Fathers in jail -- they want to get out and be the kind of dads they never had
Last month at Aramark Canada Ltd., the orders for Mother’s Day cards came streaming in from Ontario’s 42 correctional institutions from inmates wishing to send greeting of gratitude to the women they love. That’s 750 cards with pictures of flowers and hearts.
But now that the calendar page has been flipped and the day to honour fathers has come, that stream of cards has turned to a trickle — only 100 cards with pictures of sailboats and golf clubs. So for June, at least, the clerks at Aramark, the in-house general store for Ontario’s jailed population, can take it easy.
Intrigued? I was. So after some bending of arms and filling out of forms in triplicate, I’m allowed into the Don Jail near Broadview and Gerrard to nose around.
Although it’s by no means the Four Seasons, at least from the outside it’s not the nightmare Hollywood has led me to expect. A security officer at the door buzzes me in, and I join the other visitors sitting in the waiting room. And I could really just stop here, because one look around confirms what I learned from Aramark. There are about 20 older women visitors, but only one older gentleman sitting off in the corner with his wife.
“On any given day,” says guard Jim Aspiotis, “the number of mothers visiting as opposed to fathers is 7 to 1.”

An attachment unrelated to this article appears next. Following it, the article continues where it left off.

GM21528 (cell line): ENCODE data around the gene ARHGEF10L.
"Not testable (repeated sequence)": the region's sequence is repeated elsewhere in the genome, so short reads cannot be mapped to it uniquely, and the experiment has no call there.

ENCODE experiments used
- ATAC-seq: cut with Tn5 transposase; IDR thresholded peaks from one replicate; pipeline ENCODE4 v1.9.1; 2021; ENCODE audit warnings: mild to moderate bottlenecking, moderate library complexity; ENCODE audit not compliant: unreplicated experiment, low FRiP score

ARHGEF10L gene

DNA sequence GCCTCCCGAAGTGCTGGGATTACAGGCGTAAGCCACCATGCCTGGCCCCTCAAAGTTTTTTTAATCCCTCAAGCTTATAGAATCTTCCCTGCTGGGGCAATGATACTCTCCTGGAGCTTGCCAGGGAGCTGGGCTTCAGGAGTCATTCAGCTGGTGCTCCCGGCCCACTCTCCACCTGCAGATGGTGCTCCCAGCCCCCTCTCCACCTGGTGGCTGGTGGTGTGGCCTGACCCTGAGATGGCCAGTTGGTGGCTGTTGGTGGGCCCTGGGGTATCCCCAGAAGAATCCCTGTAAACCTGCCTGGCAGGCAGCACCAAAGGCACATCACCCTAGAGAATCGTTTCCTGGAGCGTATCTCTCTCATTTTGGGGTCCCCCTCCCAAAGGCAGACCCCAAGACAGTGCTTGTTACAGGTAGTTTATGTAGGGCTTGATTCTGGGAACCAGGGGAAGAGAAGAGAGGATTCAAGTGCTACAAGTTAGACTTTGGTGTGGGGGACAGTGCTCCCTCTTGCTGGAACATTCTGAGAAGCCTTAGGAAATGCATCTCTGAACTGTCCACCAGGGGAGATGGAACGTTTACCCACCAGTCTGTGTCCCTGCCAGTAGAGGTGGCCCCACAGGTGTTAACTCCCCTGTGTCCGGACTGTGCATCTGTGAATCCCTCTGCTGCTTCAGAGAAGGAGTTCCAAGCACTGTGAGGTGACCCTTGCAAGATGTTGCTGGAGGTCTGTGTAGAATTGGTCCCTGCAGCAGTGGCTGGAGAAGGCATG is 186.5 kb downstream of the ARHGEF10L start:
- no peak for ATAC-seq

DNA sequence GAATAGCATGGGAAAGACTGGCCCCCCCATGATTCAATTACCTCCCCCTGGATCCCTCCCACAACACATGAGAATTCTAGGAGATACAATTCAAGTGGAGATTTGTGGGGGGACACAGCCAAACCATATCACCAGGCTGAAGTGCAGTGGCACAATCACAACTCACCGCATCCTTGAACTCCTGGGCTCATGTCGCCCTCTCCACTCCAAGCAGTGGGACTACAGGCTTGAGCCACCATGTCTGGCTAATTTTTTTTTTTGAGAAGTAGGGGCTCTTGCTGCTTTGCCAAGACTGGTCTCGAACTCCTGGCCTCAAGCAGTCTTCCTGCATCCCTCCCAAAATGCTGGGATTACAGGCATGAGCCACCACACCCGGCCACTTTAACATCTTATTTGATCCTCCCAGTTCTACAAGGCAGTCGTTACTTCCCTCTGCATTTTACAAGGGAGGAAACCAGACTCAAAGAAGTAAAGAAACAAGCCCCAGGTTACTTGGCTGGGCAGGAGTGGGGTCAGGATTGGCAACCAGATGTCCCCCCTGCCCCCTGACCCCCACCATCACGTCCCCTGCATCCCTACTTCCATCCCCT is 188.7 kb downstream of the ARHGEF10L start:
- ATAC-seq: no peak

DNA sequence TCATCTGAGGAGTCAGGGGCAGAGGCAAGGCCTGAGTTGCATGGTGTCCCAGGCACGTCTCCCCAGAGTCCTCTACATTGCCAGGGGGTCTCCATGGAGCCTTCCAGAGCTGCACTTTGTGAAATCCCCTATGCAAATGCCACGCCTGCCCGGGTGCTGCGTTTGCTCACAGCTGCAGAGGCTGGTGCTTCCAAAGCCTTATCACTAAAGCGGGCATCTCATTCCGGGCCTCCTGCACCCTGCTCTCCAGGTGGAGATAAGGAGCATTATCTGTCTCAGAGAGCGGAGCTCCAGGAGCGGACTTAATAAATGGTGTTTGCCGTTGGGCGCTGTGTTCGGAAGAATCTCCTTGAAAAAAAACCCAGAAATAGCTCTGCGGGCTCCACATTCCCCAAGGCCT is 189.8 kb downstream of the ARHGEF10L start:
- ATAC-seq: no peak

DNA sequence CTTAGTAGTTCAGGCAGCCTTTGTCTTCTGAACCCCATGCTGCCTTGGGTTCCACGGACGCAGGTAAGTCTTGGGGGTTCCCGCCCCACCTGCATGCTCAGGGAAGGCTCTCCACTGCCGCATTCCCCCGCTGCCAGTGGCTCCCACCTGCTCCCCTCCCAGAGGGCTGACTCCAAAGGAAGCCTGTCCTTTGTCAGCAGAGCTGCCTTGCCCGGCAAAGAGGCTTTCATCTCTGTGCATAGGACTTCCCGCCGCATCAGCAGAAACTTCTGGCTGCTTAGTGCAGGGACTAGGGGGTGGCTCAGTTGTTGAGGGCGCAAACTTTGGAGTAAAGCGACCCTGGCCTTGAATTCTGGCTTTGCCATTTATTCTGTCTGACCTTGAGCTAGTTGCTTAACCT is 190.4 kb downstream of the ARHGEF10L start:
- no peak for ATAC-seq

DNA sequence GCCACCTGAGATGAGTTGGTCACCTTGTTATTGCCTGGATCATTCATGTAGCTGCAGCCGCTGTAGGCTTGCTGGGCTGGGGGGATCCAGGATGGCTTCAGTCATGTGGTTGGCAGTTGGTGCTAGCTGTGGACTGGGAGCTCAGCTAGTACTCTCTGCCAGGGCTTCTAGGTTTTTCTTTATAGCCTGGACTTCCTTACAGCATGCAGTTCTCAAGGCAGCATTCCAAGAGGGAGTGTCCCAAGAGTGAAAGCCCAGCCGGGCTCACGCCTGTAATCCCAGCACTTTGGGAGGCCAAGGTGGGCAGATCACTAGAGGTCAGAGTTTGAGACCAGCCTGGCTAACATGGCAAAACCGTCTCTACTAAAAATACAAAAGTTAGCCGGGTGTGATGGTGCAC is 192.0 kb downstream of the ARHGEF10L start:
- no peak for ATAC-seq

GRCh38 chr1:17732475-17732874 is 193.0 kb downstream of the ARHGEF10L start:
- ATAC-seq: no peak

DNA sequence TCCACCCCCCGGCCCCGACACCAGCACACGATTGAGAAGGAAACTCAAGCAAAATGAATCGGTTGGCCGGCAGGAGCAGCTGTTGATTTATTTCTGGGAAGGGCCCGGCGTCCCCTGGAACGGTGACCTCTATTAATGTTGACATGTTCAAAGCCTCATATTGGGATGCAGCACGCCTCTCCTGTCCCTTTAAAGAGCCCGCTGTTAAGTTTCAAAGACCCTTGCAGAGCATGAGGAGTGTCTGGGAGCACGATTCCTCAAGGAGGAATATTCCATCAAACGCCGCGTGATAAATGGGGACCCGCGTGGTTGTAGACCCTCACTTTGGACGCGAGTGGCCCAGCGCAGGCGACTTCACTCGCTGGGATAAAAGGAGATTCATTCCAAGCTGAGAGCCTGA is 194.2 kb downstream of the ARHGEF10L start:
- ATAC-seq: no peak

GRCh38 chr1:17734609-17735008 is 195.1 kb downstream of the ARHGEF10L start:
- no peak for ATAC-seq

The elevator door opens on the fourth floor, and the reality that this is jail is brought home. There are bars on the cells, and men in orange jumpers stand on the other side. The cells have no windows, and the toilets are exposed, beside the narrow bunk beds. Maybe Hollywood didn’t do such a bad job after all.
Boy, the men are young — from 20 to middle 30s. I know it sounds naive and silly, but I can’t wrap my head around the fact that these men are actually locked up, behind bars, like animals.
I talk to some prisoners through the bars, and they complain of the conditions: the cold, the mice, 36 to 46 men crammed into an eight-by-30-foot common room, and 20 minutes a day outside in the yard.
“Tell the taxpayers,” says one, “that we prisoners have to pay for our own cigarettes. They think they pay for them.”
It’s like the UN in here — whites, blacks, Asians, natives — but they share a common link, according to the jail’s chaplain, George Addison, who’s been ministering to their spiritual needs for the past 15 years.
“The men have had some truly miserable family backgrounds, abusive, absentee and alcoholic fathers. And at the Toronto (Don) Jail, we have people going through huge personal crises — they’ve just been arrested, they’re awaiting trial, they’re waiting for transfers, they’ve just been convicted — and they start looking back on their past, and invariably their fathers come up. It’s a given.”
On the other hand, says Addison, “The mothers are always there for their sons, unlike the fathers, and often are the last link the men have to the outside world.”
Security guard Aspiotis agrees. Any “your Mama” jokes will go down with a resounding thud — the sound of the joker’s body hitting the ground.